|Philip C. Jessup|
|International Court of Justice|
|Preceded by||Green H. Hackworth|
|Succeeded by||Hardy C. Dillard|
|U.S. Ambassador at Large|
March 2, 1949 – January 19, 1953
|Appointed by||Harry Truman|
February 5, 1897|
New York, New York, U.S.
|Died||January 31, 1986
Newtown, Pennsylvania, U.S.
|Alma mater||Hamilton College (BA)
Yale Law School (JD)
Columbia University (MA), (PHD)
Philip Caryl Jessup (January 5, 1897 - January 31, 1986) was a diplomat, scholar, and jurist from New York City.
Early life and education
Philip C. Jessup, the grandson of Henry Harris Jessup, received his undergraduate degree from Hamilton College in 1919. He then went on to earn a law degree from Yale Law School in 1924 and a Ph.D. from Columbia University in 1927.
Jessup married Lois Walcott Kellogg in 1921.
While pursuing his Ph.D., and for a good time thereafter (1925–1946), Jessup served as a lecturer and professor in international law at Columbia Law School. In 1946, he was named the Hamilton Fish Professor of International Law and Diplomacy at Columbia Law, a post he held until 1961.
Jessup served as assistant secretary-general of the United Nations Relief and Rehabilitation Administration (UNRRA) conference in 1943 and the United Nations Monetary and Financial Conference (the "Bretton Woods" conference) in 1944. He was a technical advisor to the American delegation to the San Francisco United Nations charter conference in 1945.
Jessup became a primary target of Senator Joseph McCarthy, who charged in the 1950 Tydings Committee hearings that Jessup was a security risk who had "an unusual affinity... for Communist causes." McCarthy wasn't allowed by the Tydings Committee to outline his case regarding Jessup but the committee did allow Jessup to fly in from Pakistan and give his defense. Jessup was subsequently cleared of all charges by the Loyalty Board of the State Department and the Tydings Committee, and McCarthy was rebuked by many fellow senators and other statesmen. However, in two speeches on the floor of the Senate, McCarthy gave his evidence regarding Jessup's "unusual affinity for Communist causes":
1.That Jessup had been affiliated with five Communist front groups; 2.That Jessup had been a leading light in the Institute of Pacific Relations (IPR) at a time that organization was reflecting the Communist Party line; 3.And that he had "pioneered the smear campaign against Nationalist China and Chiang Kai-shek" and propagated the "myth of the 'democratic Chinese Communist'" through the IPR magazine, Far Eastern Survey, over which he had "absolute control"; 4.That Jessup had associated with known Communists in the IPR; 5.That the IPR's American Council under Jessup's guidance had received more than $7,000 of Communist funds from Frederick Vanderbilt Field; 6.That Jessup had "expressed vigorous opposition" to attempts to investigate Communist penetration of the IPR; 7.That Jessup had urged that United States atom bomb production be brought to a halt in 1946, and that essential atomic ingredients be "dumped into the ocean"; 8.That Jessup had appeared as a character witness for Alger Hiss, and that later, after Alger Hiss's conviction, Jessup had found "no reason whatever to change his opinion about Hiss's veracity, loyalty and integrity."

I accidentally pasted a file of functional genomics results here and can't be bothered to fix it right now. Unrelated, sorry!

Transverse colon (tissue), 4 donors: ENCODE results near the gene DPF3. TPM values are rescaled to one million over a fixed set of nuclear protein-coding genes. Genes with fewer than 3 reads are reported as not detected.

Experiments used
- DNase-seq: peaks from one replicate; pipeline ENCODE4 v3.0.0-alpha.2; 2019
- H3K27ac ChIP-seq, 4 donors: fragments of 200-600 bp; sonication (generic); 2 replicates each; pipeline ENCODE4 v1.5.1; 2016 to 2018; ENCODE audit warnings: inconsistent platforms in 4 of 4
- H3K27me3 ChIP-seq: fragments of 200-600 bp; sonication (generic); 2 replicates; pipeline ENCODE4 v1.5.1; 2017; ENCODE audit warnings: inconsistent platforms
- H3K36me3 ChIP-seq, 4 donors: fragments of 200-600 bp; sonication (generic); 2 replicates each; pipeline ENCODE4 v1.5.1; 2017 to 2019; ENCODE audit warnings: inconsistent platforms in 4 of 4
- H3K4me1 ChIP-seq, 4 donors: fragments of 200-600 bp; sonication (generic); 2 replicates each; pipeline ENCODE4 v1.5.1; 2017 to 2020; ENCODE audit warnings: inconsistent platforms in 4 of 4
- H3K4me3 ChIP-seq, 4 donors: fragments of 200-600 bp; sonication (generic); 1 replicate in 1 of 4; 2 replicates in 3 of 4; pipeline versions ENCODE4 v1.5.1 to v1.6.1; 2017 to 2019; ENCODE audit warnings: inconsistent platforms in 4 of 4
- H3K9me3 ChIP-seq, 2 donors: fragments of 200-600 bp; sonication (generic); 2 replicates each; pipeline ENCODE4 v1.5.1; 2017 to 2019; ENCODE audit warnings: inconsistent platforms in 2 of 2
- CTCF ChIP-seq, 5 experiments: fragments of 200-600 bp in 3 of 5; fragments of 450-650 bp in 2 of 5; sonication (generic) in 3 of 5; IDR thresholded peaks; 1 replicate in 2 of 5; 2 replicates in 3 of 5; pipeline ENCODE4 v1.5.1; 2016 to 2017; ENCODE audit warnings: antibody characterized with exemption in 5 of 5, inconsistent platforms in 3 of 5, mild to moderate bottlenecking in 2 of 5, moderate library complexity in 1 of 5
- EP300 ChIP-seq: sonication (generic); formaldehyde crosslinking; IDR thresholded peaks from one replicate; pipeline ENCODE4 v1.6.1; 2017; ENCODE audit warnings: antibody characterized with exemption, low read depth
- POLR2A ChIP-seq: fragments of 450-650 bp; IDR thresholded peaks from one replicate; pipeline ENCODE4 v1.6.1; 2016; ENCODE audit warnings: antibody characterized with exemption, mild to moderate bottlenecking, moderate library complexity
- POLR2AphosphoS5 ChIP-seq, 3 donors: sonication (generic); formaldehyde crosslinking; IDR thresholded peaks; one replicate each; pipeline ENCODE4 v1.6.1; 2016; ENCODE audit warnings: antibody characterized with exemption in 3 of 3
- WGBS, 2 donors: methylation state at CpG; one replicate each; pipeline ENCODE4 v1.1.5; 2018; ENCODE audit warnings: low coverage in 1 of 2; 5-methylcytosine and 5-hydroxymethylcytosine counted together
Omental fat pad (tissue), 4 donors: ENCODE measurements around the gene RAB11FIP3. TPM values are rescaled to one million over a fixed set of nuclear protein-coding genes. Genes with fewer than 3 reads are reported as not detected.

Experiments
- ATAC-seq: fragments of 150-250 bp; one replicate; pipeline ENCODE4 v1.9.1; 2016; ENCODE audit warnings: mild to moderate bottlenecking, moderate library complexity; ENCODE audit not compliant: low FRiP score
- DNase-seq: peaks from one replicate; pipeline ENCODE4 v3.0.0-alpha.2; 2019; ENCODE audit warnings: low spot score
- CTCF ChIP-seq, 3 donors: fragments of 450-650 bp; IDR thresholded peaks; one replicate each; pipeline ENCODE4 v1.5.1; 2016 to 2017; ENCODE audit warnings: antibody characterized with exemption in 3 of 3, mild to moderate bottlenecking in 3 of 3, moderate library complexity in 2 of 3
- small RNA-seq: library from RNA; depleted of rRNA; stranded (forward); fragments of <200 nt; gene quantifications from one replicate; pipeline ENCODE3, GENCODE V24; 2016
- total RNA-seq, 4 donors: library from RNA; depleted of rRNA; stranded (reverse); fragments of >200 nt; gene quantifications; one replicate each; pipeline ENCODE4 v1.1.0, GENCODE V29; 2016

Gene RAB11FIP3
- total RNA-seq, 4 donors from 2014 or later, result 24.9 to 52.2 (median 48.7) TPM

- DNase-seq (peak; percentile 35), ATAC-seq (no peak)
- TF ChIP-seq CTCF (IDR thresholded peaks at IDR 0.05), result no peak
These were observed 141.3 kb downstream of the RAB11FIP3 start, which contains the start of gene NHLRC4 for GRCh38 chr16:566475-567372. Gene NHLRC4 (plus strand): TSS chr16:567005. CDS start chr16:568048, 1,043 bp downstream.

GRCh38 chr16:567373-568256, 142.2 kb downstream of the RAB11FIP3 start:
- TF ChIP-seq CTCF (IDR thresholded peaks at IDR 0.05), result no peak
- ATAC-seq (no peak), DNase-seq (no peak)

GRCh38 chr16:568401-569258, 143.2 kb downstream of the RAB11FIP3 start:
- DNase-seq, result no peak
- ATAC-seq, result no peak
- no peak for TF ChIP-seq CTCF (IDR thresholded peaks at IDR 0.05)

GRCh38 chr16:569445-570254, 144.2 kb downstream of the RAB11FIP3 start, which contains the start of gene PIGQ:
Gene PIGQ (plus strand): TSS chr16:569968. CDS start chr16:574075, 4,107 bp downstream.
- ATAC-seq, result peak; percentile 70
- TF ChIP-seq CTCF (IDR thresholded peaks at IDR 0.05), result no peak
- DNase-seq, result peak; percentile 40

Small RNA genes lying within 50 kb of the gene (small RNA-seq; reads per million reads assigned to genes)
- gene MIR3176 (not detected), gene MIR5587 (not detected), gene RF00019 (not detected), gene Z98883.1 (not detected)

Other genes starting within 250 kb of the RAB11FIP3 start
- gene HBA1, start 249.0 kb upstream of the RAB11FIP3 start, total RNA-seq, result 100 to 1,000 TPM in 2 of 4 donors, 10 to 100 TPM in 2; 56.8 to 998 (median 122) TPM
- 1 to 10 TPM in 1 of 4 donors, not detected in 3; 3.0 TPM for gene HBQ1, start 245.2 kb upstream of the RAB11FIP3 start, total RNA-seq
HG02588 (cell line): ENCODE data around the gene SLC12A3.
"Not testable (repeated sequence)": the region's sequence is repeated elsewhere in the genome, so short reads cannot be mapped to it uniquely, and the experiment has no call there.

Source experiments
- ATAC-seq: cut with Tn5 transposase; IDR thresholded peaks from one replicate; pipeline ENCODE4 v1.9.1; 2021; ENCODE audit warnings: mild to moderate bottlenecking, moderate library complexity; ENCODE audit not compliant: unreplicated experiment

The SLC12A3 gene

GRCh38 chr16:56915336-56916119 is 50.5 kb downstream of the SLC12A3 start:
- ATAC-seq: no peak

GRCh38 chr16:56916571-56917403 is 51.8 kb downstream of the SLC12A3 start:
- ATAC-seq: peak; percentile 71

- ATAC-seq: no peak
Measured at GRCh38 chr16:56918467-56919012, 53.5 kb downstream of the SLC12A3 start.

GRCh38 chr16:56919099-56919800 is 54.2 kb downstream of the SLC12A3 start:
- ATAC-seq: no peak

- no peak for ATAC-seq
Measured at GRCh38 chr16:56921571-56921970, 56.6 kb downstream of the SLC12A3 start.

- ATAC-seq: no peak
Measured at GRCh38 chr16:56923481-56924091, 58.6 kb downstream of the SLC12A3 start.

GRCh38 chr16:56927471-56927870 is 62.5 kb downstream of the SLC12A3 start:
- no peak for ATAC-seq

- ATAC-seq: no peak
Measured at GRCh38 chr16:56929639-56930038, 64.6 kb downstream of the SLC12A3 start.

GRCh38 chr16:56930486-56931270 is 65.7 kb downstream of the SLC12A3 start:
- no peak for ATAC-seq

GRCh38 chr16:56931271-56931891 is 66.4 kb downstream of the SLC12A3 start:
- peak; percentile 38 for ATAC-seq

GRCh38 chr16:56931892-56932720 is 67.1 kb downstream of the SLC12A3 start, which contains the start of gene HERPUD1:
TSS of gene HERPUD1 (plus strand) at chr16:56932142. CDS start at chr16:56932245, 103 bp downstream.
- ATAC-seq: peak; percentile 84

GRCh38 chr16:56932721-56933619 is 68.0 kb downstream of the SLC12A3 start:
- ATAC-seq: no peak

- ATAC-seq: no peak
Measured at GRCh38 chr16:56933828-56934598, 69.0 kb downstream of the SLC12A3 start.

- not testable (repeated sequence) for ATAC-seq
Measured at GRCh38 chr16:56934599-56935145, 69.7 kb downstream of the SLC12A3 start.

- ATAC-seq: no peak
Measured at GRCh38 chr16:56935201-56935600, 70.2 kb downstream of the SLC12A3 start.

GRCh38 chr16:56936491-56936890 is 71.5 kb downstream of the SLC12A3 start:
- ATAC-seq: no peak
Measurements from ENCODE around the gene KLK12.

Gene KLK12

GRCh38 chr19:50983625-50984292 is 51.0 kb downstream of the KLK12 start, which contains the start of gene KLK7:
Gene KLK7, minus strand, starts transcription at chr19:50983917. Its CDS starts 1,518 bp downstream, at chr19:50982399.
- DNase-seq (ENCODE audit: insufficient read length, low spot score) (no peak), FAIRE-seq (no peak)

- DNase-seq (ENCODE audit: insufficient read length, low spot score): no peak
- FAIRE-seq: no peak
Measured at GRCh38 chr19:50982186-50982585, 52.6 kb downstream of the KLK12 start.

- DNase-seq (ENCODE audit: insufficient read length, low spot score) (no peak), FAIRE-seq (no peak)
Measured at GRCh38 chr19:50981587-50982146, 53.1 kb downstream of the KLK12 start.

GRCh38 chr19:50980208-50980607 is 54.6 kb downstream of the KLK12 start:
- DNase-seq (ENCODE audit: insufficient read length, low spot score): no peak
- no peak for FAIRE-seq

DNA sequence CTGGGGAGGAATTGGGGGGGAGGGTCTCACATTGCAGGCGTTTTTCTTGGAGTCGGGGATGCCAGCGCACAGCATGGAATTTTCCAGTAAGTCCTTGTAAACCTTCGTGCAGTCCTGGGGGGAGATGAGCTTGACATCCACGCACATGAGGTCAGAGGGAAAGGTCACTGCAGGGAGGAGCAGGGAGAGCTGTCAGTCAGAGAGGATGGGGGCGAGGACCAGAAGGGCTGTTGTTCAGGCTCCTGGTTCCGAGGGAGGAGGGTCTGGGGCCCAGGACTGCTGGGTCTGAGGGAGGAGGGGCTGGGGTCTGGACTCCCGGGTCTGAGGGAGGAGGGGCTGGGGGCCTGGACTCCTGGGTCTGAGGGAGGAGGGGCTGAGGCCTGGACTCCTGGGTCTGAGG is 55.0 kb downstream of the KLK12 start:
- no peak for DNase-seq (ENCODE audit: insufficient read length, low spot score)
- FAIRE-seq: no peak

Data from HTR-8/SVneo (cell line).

McCarthy's allegations severely damaged Jessup's reputation and career .
Nonetheless, President Harry S. Truman appointed Jessup as United States delegate to the United Nations in 1951. However, when the appointment came before the Senate it was not approved, largely because of McCarthy's influence. Truman circumvented the Senate by assigning Jessup to the United Nations on an "interim appointment."
Shortly after John F. Kennedy took office as president, the State Department approved the appointment of Jessup as U.S. candidate for the International Court of Justice, a post that did not need Senate confirmation. He served from 1961 until 1970.
An international law moot court competition, the Philip C. Jessup International Law Moot Court Competition, is named in Jessup's honor. It is held annually in Washington D.C. and is attended by law students from around the world.
Books by Philip Jessup
- The Law of Territorial Waters and Maritime Jurisdiction (G.A. Jennings Co., 1927)
- Elihu Root (Dodd, Mead & Co., 1938)
- A Modern Law of Nations (Macmillan Co., 1948)
- Transnational Law (Yale University Press, 1956)
- "Price of International Justice" (1971)
- The Birth of Nations (Columbia University Press, 1974)
- Hearings before the Senate subcommittee investigating the Institute of Pacific Relations
- Cook, Fred J. (1971). The Nightmare Decade: The Life and Times of Senator Joe McCarthy. Random House. ISBN 0-394-46270-X.
- Philip C. Jessup papers, 1574-1983 (Library of Congress)
- ICJ Judges
- Manley O. Hudson Awards and 26 January 2009
- ICJ Presidents H.E. Rosalyn Higgins and H.E. Stephen M. Schwebel at the ILSA-ASIL Gala Dinner Celebrating the 50th Anniversary of the Philip C. Jessup International Law Moot Court Competition on 27 March 2009 and Jessup's 50th Anniversary Honorary Committee and 50th Jessup Video and 50th Jessup Programme and Prize for "Best Jessup Oralist" Launched in Honour of Former ICJ President Stephen M. Schwebel at [http://am2009.asil.org/index.cfm the 103rd ASIL Annual Meeting on International Law as Law, Fairmont Hotel in Washington, D.C., 25–28 March 2009
- Wikipedia Citations of H.E. Judge Philip Jessup
- Visual Wikipedia of H.E. Judge Philip Jessup